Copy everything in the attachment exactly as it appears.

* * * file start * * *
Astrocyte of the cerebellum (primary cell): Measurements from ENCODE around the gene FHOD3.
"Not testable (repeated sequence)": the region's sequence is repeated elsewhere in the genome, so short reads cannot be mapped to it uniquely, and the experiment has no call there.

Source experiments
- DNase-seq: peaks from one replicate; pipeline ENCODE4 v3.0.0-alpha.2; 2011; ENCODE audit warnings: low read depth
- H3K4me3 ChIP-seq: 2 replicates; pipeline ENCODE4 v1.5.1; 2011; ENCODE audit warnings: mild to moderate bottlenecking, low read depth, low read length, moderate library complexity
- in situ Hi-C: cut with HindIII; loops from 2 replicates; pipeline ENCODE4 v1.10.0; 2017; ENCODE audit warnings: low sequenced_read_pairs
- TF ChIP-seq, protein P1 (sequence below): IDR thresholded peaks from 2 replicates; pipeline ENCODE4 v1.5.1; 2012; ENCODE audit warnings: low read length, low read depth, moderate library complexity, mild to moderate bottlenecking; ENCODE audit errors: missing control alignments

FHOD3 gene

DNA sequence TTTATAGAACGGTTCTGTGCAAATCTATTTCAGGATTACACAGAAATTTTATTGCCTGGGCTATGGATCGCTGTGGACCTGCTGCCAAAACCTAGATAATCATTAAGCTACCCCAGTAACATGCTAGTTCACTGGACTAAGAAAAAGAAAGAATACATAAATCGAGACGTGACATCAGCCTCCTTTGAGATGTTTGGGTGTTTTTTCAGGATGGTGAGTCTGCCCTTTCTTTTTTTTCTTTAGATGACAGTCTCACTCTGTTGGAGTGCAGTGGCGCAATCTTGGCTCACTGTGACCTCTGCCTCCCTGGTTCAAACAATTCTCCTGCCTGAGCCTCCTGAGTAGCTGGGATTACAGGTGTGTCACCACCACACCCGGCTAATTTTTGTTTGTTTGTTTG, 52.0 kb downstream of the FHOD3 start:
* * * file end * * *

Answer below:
Astrocyte of the cerebellum (primary cell): Measurements from ENCODE around the gene FHOD3.
"Not testable (repeated sequence)": the region's sequence is repeated elsewhere in the genome, so short reads cannot be mapped to it uniquely, and the experiment has no call there.

Source experiments
- DNase-seq: peaks from one replicate; pipeline ENCODE4 v3.0.0-alpha.2; 2011; ENCODE audit warnings: low read depth
- H3K4me3 ChIP-seq: 2 replicates; pipeline ENCODE4 v1.5.1; 2011; ENCODE audit warnings: mild to moderate bottlenecking, low read depth, low read length, moderate library complexity
- in situ Hi-C: cut with HindIII; loops from 2 replicates; pipeline ENCODE4 v1.10.0; 2017; ENCODE audit warnings: low sequenced_read_pairs
- TF ChIP-seq, protein P1 (sequence below): IDR thresholded peaks from 2 replicates; pipeline ENCODE4 v1.5.1; 2012; ENCODE audit warnings: low read length, low read depth, moderate library complexity, mild to moderate bottlenecking; ENCODE audit errors: missing control alignments

FHOD3 gene

DNA sequence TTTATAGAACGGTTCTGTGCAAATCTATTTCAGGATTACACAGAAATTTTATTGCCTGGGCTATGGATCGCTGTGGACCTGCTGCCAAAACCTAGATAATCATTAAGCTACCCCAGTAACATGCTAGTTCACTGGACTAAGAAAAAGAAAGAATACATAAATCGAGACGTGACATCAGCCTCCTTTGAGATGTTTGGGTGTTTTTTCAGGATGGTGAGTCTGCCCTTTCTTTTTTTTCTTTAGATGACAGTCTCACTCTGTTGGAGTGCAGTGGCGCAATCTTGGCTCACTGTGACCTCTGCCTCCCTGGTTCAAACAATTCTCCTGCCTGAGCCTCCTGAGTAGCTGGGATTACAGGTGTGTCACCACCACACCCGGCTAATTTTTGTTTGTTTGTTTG, 52.0 kb downstream of the FHOD3 start: